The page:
Republican taunts of “just too liberal” wouldn’t have worked in the Democratic primary. The progressive character of the Democratic Party was reaffirmed in the election. Freddy Ferrer didn’t just win, he won big, even though a run-off was just narrowly averted. Anthony Weiner was the only candidate with a plausible appeal to conservative Democrats—and he got 30 percent of the vote.
The other 70 percent of the Democratic voters stood with candidates who wanted to spend more money on health care, education, and housing. All the mayoral candidates had ties to the gay community. Thus the big difference among them was their willingness to going after resources that the federal government won’t supply—and that involved defending Bloomberg’s big tax hike.
In Manhattan, the other conservative rejected by the voters was the tough-minded Eva Moskowitz. By national standards, Moskowitz and Weiner by are liberal, but in New York, they chose a conservative course.
Moskowitz has publicly associated herself with the Manhattan Institute, a conservative think tank. She built her reputation with trenchant criticism of the work rules negotiated by schoolteachers. Evidently focusing on what is wrong with our teachers is a losing strategy. It made her too “abrasive” for The New York Times, but won her the support of the Daily News. She finished second to a serious reformer, Scott Stringer.
He comes from a politically active family and has been making friends and learning the ropes since he was a teenager. Everywhere he went, Stringer seemed to pick up endorsements and ultimately votes. He is widely expected to move up from the borough president’s office in time.
Brian Ellner broke the 10 percent mark and made himself known to the city by running an advertisement where he introduced his partner. He has clearly benefited from the campaign, but he will have to articulate a program if he expects to advance. Margarita Lopez and Bill Perkins are two veteran progressives whose careers have been placed on hold, and they must decide if they will remain in electoral politics.
The conservative-liberal divide formed the heart of the race for Manhattan district attorney. Leslie Crocker Snyder, a hard-nosed crime fighter, learned that the death penalty and harsh sentences are only supported by a minority of Manhattan Democrats. Had she campaigned convincingly for liberalizing the Rockefeller drug laws she might have beaten Robert Morganthau, but her efforts built support from within the criminal justice system with promises of providing better representation to the police. Her campaign provoked anxiety among liberals. She lost big even with the endorsement of The New York Times.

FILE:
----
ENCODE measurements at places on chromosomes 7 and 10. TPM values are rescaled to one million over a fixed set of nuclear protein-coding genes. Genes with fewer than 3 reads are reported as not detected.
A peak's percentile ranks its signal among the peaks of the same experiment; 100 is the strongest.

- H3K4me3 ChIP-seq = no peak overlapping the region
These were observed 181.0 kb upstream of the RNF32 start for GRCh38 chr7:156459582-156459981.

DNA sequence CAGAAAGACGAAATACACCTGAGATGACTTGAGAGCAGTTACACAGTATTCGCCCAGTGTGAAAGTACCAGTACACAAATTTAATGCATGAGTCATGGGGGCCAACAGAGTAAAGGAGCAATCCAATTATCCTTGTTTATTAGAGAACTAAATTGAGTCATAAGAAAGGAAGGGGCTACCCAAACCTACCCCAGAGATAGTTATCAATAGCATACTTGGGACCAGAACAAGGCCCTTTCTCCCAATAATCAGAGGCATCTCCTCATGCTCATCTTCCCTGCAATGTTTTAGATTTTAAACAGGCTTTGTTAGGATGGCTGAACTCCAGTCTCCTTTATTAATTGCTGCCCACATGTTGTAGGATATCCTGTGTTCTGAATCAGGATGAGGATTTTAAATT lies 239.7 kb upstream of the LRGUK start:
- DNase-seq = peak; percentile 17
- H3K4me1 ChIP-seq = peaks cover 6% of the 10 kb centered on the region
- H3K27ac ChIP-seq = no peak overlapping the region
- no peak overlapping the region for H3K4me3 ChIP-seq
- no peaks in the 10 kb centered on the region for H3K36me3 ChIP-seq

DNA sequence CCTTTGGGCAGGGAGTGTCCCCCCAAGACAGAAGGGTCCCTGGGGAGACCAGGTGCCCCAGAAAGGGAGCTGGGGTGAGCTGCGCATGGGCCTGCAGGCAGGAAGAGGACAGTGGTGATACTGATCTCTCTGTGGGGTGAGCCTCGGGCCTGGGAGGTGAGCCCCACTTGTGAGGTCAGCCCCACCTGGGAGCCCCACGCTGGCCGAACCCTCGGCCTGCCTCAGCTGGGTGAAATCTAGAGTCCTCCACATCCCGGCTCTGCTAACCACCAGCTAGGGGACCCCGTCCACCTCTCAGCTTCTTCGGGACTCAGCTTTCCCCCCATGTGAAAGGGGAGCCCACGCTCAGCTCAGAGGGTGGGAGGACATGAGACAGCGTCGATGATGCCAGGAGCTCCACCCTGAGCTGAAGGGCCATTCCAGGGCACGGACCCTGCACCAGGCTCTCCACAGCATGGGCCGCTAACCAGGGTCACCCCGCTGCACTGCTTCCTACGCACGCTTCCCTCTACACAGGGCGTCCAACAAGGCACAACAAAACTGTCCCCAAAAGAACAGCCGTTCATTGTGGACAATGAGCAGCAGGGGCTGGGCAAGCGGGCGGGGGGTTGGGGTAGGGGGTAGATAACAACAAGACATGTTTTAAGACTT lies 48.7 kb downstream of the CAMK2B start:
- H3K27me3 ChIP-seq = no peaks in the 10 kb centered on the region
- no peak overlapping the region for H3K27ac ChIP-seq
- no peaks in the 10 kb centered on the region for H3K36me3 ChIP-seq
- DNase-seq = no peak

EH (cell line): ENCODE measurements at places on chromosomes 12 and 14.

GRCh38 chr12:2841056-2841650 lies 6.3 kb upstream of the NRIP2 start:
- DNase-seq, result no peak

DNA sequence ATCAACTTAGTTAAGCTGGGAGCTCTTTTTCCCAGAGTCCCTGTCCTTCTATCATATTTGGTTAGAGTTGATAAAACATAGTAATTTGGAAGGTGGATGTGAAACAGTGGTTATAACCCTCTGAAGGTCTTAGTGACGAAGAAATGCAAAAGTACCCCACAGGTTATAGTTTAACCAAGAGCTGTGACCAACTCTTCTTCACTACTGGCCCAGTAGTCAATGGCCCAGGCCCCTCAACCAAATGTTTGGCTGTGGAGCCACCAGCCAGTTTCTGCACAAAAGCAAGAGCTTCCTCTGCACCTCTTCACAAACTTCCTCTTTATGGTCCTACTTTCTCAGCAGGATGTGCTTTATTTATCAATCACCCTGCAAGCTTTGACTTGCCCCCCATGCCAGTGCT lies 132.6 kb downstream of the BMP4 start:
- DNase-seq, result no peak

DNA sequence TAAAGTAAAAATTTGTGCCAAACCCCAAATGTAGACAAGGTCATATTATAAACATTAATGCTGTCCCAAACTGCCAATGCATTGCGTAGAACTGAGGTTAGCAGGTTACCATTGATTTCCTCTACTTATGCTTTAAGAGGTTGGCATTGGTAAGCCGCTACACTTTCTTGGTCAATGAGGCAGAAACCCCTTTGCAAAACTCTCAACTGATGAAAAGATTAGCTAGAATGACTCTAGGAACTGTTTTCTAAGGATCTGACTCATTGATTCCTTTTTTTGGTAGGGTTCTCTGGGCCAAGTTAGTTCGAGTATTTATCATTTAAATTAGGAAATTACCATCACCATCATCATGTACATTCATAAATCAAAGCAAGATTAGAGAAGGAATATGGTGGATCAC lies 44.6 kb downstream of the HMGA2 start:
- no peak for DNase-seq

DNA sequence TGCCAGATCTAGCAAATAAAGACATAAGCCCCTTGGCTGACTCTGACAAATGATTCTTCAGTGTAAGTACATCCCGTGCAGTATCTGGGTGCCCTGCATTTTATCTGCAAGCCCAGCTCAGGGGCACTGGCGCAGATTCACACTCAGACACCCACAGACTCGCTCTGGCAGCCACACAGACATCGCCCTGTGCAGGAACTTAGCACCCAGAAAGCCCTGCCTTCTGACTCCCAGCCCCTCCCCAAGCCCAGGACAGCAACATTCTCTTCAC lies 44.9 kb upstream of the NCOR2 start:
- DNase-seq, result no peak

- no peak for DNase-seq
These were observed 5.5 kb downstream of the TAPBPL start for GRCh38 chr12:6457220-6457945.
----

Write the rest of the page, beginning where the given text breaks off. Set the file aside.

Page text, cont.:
The mayoral primary was the biggest test of liberalism. And there was an issue whose potency has defined local politics all over the nation—taxes. Mayor Michael Bloomberg, recognizing that the federal government would not increase aid, pushed through a huge increase in the property tax. It funded city programs that often face cuts in federal spending. It also increased costs for homeowners and gave tenants rent increases. In his wisdom, Anthony Weiner promised a tax cut for those making less than $150,000. It propelled him into the second spot and made the decision about a runoff too close to call until he bowed out, but he was supported by less than one out of every three voters.
Freddy Ferrer magnified the liberal-conservative differences in the last days of the campaign by touting a last-minute endorsement by Al Sharpton. Once so controversial that politicians fled out the back door rather than meet him, Sharpton has emerged as the voice of New Yorkers who believe there is too much police brutality and probably too much policing period. He doesn’t speak for everyone but he clearly helped Freddy overcome problems with the African-American community.
The New York Post reacted with predictable hostility, but Ferrer actually gained strength in the polls following the Sharpton endorsement. Sharpton has a following only among the most left-wing whites, but he remains popular among people of color for his willingness to challenge law enforcement.
New York City’s Democratic Party has become more liberal since the adoption of the campaign financing system and its growing population of Latinos and other people of color. This election affirmed that trend.
That trend does not take place in isolation. President George W. Bush’s control of his party appears to be slipping. September 11 and the flooding of New Orleans appear to be bookends marking the beginning and end of his peculiar way of fighting terrorism. New Orleans is a greater disaster than the Al Qaeda attack. It is more akin to the great San Francisco earthquake of 1906 that virtually destroyed that city. Bush can no longer claim he made the United States safer, and that is a terrible blow to Republicans.
The Democrats have an opportunity, but will they take it? On that question, which is crucial to the future of the nation, I remain skeptical. The Democratic primary was highly visible but it attracted few voters presumably because most will support Bloomberg in the November general election. The Democrats in New York have yet to find the issues that rally the public.